As we prepare for the upcoming legislative session, during which education will be a large component of our agenda, I thought it appropriate to return to my wheelhouse and take a deep dive into the essential nature of arts in education.
For those who don’t know, I have spent two decades working in arts nonprofits, and three decades working in theater. I taught in the Performing and Visual Arts (PVA) program at Bates Middle School and Brooklyn Park Middle School. I have seen firsthand the transformative and essential nature of arts integration in education. As we begin the hard work to make our education system competitive not only nationally but globally, I think it is important to return to the basics. Not reading, writing and arithmetic, but music, dance, theater and visual arts.
When I taught for the PVA program, I developed a curriculum called “Cultivating Kindness through Theatre Arts,” which utilized theater games to teach empathy, communication, teambuilding, and critical and analytical thinking. I taught theater the way I wish I’d been taught theater, not as a skill in itself, but as a set of transferable skills that translated to any other field.
Arts must be part of a comprehensive education if we wish to be competitive. During Arts Day last year, I gave an impromptu 20-minute talk on how to effectively advocate for the arts. Because we have all been trained to devalue the arts as a non-essential, luxury item, they are easily stripped from the budget as we look to increase test scores and outcomes. The narrative goes like this: The arts is a narrow, highly competitive field with limited career success. When we buy into this line of thinking, we lose sight of why arts are a foundational discipline, and how a comprehensive arts program increases outcomes, raises graduation rates, and prepares students to learn.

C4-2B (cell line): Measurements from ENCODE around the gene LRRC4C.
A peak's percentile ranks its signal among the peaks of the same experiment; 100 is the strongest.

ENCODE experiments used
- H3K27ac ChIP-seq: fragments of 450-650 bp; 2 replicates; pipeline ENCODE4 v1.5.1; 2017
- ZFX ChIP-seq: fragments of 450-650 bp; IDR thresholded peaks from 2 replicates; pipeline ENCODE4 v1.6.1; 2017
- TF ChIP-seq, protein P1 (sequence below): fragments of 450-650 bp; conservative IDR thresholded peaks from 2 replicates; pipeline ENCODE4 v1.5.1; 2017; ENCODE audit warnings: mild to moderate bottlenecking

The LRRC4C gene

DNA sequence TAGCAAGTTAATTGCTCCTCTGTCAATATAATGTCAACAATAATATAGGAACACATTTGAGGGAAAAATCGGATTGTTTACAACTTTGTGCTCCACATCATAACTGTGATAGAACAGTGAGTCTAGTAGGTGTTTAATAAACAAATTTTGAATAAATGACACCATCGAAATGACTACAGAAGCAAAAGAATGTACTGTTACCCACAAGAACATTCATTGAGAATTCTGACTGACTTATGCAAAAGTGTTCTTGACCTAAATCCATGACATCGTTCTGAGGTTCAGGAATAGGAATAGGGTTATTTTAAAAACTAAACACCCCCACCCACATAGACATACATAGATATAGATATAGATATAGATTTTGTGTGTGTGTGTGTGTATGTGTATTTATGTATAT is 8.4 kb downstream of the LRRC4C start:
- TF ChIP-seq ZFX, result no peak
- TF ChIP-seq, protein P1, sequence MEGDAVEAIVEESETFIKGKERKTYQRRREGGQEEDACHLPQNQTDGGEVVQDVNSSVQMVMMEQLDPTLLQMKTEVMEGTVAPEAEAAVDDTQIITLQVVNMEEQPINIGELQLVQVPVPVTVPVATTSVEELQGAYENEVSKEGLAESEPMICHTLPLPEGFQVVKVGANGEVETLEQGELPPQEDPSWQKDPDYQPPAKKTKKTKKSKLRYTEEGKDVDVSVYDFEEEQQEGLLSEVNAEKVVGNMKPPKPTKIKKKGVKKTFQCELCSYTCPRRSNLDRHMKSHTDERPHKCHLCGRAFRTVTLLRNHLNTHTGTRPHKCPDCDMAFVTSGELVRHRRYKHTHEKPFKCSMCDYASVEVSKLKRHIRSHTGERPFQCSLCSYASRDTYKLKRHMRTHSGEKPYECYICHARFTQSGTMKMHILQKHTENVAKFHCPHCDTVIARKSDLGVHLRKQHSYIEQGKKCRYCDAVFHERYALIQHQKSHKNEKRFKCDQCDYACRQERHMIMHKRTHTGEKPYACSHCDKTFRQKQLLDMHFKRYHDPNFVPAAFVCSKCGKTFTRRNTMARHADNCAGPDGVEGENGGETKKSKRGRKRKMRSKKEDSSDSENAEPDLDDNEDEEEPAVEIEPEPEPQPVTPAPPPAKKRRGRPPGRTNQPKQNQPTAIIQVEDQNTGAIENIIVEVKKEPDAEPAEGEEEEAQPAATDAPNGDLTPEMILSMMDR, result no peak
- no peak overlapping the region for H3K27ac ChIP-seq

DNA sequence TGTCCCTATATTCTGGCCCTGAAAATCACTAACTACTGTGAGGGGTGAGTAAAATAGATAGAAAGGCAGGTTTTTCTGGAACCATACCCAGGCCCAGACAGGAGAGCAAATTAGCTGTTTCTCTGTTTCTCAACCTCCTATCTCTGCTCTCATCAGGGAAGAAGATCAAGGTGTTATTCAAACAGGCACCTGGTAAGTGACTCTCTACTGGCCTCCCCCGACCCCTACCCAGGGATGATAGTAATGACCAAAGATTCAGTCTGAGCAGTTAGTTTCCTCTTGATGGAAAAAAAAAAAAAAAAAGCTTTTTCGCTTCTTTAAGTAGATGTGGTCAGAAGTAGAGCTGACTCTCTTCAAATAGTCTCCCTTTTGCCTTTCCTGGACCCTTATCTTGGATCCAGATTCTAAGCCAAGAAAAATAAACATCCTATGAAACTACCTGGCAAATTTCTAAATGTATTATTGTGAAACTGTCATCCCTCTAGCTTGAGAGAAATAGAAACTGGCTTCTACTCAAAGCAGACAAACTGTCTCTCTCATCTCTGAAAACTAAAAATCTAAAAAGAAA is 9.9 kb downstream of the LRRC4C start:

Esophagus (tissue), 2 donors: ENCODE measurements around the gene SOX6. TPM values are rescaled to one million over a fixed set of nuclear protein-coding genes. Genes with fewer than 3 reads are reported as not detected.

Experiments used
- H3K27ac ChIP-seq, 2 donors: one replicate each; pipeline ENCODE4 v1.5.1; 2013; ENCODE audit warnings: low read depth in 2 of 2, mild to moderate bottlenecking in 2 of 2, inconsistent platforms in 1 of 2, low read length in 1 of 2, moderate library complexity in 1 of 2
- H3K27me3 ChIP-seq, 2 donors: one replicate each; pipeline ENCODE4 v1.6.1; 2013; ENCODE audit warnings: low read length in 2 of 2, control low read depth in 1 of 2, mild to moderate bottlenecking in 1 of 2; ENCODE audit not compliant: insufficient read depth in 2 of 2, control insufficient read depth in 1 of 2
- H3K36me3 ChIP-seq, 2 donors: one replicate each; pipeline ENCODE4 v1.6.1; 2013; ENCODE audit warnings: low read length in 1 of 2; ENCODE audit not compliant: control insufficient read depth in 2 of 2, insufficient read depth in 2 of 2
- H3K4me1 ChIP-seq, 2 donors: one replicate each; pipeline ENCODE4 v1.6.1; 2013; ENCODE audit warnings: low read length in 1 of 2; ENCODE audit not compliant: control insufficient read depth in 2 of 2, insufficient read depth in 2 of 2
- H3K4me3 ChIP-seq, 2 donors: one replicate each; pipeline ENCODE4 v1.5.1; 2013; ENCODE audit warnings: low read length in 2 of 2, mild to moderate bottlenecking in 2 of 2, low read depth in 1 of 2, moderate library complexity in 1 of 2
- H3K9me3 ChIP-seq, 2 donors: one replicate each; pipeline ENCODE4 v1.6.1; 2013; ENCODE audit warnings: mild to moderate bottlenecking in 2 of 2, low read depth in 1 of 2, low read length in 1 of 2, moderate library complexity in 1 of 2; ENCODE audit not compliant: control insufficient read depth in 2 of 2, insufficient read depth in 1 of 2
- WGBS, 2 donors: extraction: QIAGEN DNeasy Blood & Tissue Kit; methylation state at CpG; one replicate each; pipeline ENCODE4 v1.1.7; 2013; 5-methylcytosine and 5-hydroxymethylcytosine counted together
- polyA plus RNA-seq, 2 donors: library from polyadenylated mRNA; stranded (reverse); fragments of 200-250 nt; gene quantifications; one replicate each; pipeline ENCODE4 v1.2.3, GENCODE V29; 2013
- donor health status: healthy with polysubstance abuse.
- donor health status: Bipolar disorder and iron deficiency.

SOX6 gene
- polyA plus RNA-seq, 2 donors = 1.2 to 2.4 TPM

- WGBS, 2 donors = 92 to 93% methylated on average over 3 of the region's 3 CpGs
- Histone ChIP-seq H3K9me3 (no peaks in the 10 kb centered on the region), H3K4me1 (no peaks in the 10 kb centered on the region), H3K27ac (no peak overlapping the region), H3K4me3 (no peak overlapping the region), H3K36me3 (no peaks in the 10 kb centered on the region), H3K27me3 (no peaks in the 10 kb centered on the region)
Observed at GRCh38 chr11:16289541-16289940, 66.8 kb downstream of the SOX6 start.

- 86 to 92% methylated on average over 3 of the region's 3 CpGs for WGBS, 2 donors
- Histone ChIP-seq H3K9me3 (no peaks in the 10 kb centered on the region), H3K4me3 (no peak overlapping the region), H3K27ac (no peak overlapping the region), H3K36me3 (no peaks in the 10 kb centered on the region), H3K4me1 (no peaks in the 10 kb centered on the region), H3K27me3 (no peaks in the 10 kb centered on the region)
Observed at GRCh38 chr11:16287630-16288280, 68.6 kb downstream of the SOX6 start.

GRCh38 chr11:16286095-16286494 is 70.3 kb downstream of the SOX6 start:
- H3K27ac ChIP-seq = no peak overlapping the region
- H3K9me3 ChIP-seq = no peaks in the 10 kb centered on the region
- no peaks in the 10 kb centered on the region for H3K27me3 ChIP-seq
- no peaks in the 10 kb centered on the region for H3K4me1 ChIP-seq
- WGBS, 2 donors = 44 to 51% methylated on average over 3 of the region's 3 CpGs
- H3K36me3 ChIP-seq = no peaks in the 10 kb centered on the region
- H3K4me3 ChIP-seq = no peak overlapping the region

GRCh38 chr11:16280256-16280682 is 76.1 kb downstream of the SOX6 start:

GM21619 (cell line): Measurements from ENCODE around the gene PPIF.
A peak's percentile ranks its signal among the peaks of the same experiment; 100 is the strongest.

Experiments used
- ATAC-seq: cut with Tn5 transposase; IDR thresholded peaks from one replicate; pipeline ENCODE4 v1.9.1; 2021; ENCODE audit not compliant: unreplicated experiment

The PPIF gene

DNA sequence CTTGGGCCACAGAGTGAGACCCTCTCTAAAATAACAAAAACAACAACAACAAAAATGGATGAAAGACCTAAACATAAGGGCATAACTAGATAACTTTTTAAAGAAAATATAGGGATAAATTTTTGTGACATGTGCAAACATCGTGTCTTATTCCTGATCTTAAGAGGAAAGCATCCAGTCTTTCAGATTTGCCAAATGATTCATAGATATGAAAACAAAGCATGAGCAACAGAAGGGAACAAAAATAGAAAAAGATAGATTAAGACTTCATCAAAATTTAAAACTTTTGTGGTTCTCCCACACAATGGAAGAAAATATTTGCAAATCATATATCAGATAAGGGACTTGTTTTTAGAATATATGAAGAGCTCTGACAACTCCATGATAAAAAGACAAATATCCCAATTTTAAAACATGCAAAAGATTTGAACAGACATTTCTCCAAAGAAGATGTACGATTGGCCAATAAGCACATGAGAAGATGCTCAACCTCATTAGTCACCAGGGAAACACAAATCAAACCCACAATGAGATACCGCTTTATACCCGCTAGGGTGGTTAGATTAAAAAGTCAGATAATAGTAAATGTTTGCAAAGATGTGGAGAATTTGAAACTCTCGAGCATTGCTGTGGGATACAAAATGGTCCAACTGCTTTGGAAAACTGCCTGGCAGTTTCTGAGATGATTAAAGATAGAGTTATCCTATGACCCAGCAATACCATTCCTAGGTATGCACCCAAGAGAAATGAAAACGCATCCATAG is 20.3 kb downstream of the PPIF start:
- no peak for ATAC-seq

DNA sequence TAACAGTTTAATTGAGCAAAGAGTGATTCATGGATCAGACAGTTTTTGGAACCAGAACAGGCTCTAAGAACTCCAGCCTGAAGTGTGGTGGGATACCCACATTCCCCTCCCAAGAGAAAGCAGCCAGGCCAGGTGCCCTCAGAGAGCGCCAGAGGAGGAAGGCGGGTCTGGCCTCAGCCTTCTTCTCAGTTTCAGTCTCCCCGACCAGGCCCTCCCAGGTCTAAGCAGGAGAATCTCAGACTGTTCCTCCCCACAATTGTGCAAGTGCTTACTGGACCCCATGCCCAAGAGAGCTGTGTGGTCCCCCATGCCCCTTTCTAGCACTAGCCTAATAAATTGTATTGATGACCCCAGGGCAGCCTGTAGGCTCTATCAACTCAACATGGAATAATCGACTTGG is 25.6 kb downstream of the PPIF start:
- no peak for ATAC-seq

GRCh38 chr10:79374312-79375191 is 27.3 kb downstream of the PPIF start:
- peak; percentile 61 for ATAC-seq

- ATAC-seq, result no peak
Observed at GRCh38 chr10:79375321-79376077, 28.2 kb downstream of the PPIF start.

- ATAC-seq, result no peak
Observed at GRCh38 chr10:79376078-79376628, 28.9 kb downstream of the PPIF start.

This is not mere conjecture. Multiple studies confirm that the arts prepare students to learn, increase test scores, reduce the impact of stress and trauma, and increase synoptic responses. These studies also confirm that these programs teach students to approach problem-solving from a big picture point of view: to start from the end and work backward, to have a vision of what one wishes to achieve, and to make discoveries and adjustments along the way.
The impact of arts integration doesn’t stop at adolescence either. Arts programs have been shown to reduce violence and recidivism in incarcerated populations and to aid in recovery from traumatic brain injuries and cognitive disorders associated with our senior population.
For tactile learners who are not always as successful in a classroom setting, the alternative learning options afforded by the arts often offer their first taste of success. However, though study after study shows the value of arts in education — and more valuably, arts integration into classroom learning — it is still viewed as a luxury, an elective, and even an after-school activity expected not only to be self-sufficient but also to be wedged into complicated schedules and overburdened resources.
As we look to our early education, we must ensure we expand our early music and visual arts education. As we work to ensure we have adequate behavioral health resources for our at risk middle school population, we need to ensure they have theater and dance programs that will help train them to communicate. As we expand our career readiness training, we need to focus on STEAM, not STEM programs, so we are preparing our young people to think critically, to expand their imagination beyond the confines of the text, and to visualize, communicate, and fully realize their vision, in whatever field they pursue.
One more thought to leave with you, and that is the relationship between arts and science. Both disciplines teach us how to fail, how to recover, and that each failure is informational. They work not in opposition, but in synchronicity. Art and architecture, art and engineering, and dare I say it, art and politics.